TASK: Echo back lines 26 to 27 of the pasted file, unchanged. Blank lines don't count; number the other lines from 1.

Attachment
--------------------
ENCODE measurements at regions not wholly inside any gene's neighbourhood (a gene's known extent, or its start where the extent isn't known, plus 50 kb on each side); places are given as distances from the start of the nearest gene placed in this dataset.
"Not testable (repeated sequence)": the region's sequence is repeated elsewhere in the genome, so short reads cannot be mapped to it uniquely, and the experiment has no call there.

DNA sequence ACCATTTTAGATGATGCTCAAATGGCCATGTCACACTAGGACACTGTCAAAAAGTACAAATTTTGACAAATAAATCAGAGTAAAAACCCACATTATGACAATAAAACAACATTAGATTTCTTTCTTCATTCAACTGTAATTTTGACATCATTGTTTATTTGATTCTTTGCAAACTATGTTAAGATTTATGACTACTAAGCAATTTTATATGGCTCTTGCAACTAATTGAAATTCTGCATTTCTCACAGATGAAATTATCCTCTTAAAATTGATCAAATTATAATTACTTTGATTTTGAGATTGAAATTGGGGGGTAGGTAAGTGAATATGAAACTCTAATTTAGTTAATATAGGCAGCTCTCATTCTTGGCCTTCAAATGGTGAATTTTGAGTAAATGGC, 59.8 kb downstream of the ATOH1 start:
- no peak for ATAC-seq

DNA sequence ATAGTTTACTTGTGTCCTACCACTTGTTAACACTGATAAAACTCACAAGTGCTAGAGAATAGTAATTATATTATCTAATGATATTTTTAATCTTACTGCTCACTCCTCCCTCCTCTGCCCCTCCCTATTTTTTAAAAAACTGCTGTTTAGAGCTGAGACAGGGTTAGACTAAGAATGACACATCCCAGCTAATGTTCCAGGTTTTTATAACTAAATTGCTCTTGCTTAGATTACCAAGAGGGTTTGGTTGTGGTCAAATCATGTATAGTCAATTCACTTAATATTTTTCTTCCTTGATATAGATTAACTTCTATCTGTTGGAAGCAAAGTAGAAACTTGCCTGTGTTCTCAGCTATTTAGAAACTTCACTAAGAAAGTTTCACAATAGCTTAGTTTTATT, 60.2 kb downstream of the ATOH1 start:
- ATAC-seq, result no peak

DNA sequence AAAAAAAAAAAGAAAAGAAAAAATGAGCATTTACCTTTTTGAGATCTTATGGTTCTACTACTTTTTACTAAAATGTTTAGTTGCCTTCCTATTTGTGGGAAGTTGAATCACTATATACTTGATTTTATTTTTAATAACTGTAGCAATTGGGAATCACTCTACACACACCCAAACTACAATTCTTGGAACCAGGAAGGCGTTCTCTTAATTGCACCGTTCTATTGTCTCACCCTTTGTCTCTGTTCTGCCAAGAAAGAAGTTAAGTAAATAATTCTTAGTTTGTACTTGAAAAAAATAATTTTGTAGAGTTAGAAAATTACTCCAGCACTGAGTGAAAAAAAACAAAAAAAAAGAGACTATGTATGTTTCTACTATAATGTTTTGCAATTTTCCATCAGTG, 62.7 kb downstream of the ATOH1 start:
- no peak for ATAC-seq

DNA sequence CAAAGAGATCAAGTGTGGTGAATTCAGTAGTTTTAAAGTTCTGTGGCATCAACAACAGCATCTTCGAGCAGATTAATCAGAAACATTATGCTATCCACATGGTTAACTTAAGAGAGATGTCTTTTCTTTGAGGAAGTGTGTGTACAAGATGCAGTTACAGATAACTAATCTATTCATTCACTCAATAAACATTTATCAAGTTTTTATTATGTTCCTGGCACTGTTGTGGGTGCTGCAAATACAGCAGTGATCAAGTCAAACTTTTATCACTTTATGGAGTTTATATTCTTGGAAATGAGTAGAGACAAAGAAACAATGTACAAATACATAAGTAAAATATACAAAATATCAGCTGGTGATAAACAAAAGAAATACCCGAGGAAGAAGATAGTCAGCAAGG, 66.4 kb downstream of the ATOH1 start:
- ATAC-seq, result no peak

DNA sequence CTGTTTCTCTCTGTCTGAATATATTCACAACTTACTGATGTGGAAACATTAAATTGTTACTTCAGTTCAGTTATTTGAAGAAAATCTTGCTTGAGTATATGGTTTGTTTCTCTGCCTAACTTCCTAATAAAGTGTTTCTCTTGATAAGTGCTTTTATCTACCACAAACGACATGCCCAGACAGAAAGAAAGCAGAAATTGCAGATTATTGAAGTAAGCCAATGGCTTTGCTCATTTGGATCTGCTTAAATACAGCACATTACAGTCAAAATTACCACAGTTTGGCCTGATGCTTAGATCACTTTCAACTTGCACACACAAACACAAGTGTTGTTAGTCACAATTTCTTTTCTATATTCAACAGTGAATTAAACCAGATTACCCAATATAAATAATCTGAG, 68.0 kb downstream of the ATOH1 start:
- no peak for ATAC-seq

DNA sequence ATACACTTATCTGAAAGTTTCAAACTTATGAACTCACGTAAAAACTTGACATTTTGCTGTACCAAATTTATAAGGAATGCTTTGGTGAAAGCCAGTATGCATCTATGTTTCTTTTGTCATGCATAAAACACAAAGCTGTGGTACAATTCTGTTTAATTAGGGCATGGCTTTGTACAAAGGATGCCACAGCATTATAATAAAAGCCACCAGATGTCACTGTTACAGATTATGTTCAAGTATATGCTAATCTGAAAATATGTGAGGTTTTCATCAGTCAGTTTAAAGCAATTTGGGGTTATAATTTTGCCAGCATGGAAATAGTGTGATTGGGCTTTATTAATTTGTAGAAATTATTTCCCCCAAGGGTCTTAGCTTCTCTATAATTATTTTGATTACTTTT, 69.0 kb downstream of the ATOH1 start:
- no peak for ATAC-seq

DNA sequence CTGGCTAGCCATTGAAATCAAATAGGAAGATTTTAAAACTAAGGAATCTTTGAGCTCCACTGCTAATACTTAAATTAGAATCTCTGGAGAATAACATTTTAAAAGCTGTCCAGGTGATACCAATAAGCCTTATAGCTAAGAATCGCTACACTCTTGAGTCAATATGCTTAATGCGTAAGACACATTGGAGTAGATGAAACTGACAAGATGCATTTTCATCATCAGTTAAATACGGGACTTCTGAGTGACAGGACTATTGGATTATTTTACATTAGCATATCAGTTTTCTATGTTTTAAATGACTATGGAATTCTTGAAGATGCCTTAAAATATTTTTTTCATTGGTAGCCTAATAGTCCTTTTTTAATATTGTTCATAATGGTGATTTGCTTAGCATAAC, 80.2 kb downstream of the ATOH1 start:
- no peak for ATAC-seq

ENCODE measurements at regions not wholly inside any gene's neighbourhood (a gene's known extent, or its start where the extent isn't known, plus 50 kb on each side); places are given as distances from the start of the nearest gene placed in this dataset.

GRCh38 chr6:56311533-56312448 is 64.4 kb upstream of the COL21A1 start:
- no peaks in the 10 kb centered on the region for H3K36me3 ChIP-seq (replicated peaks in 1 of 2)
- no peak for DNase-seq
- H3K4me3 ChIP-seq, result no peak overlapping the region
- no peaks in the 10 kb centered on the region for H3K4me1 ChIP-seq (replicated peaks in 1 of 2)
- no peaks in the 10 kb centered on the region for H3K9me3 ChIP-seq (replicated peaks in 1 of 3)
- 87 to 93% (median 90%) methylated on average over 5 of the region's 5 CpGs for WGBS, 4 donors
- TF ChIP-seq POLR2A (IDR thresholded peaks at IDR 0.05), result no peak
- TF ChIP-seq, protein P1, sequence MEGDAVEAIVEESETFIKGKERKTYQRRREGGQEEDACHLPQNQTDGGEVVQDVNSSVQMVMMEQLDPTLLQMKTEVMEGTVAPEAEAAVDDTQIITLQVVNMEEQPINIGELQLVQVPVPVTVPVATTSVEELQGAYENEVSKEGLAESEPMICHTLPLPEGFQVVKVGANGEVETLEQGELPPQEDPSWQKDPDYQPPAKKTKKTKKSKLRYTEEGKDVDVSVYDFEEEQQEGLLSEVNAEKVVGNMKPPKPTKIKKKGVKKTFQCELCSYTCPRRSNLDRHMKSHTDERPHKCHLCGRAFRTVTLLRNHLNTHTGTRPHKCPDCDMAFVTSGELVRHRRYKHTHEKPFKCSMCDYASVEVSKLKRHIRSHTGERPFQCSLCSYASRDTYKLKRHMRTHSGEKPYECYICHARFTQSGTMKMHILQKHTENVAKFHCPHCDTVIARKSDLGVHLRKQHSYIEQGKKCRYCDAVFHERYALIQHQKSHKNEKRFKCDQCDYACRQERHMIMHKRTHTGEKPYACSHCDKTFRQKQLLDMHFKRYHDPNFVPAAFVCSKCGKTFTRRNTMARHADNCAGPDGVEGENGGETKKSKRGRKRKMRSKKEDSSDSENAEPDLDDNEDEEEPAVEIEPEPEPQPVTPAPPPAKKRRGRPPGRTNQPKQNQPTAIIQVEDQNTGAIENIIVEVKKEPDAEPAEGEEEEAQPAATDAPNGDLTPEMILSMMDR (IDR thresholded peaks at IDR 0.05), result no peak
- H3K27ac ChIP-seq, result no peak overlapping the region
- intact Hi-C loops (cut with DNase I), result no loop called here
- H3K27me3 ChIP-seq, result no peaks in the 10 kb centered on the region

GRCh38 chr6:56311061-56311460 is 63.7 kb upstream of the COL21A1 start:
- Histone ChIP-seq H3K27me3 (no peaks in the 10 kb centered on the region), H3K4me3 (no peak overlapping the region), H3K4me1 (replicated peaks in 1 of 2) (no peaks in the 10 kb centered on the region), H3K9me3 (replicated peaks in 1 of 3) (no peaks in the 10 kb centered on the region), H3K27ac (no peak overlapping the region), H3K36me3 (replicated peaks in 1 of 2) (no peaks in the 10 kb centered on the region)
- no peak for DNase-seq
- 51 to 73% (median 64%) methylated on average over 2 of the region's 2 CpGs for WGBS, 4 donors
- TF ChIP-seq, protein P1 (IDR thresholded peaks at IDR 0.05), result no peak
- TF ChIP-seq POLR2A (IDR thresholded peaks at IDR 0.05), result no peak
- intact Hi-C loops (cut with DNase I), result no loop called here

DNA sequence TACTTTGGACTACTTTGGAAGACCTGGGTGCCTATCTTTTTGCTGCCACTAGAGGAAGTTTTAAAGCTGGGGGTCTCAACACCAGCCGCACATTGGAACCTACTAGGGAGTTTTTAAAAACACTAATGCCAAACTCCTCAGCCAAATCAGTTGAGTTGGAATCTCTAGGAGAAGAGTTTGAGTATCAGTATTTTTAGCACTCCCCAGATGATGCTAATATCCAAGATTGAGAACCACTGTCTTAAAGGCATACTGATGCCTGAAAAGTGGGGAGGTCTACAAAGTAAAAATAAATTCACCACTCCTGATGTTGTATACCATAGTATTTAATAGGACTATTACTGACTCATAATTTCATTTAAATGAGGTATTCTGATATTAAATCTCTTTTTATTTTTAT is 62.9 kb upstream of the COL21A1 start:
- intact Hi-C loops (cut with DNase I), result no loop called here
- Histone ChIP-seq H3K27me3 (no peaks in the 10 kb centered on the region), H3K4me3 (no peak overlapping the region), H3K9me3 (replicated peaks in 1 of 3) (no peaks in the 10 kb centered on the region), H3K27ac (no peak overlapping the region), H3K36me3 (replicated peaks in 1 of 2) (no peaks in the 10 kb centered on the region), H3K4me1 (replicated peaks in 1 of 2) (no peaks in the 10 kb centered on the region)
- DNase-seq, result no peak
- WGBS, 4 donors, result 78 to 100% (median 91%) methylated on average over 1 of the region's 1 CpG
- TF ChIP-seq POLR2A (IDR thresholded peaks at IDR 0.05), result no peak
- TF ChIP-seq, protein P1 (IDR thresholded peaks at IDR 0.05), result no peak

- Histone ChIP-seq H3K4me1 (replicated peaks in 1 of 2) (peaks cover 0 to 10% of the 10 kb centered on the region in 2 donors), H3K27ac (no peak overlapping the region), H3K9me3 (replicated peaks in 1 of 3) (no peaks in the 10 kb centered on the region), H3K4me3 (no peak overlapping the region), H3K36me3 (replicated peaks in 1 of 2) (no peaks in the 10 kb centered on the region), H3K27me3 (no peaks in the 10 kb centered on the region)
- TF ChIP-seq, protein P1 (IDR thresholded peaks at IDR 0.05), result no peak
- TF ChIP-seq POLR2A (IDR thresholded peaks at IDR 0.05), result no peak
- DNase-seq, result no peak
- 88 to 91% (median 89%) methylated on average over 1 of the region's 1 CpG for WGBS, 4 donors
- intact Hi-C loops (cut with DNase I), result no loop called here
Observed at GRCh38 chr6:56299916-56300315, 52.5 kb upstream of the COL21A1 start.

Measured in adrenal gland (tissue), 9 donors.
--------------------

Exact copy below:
- TF ChIP-seq, protein P1, sequence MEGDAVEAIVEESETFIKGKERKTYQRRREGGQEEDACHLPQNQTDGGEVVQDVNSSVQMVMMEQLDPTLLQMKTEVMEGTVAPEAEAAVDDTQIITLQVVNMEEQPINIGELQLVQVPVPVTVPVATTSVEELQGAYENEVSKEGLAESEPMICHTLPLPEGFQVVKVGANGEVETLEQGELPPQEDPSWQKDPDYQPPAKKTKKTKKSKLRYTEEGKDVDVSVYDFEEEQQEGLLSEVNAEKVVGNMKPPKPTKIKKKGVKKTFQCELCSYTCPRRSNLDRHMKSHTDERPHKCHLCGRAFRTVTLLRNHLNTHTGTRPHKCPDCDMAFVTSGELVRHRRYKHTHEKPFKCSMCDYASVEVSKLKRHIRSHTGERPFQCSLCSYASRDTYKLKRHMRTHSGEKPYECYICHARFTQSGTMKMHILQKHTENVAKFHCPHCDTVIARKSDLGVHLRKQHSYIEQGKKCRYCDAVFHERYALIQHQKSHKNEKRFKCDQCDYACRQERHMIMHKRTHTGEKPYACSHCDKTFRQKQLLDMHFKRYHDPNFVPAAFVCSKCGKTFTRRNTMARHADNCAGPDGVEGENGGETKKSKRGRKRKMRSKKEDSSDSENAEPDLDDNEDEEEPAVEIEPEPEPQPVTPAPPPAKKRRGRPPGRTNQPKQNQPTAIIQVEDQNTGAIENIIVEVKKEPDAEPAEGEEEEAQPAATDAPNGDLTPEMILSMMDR (IDR thresholded peaks at IDR 0.05), result no peak
- H3K27ac ChIP-seq, result no peak overlapping the region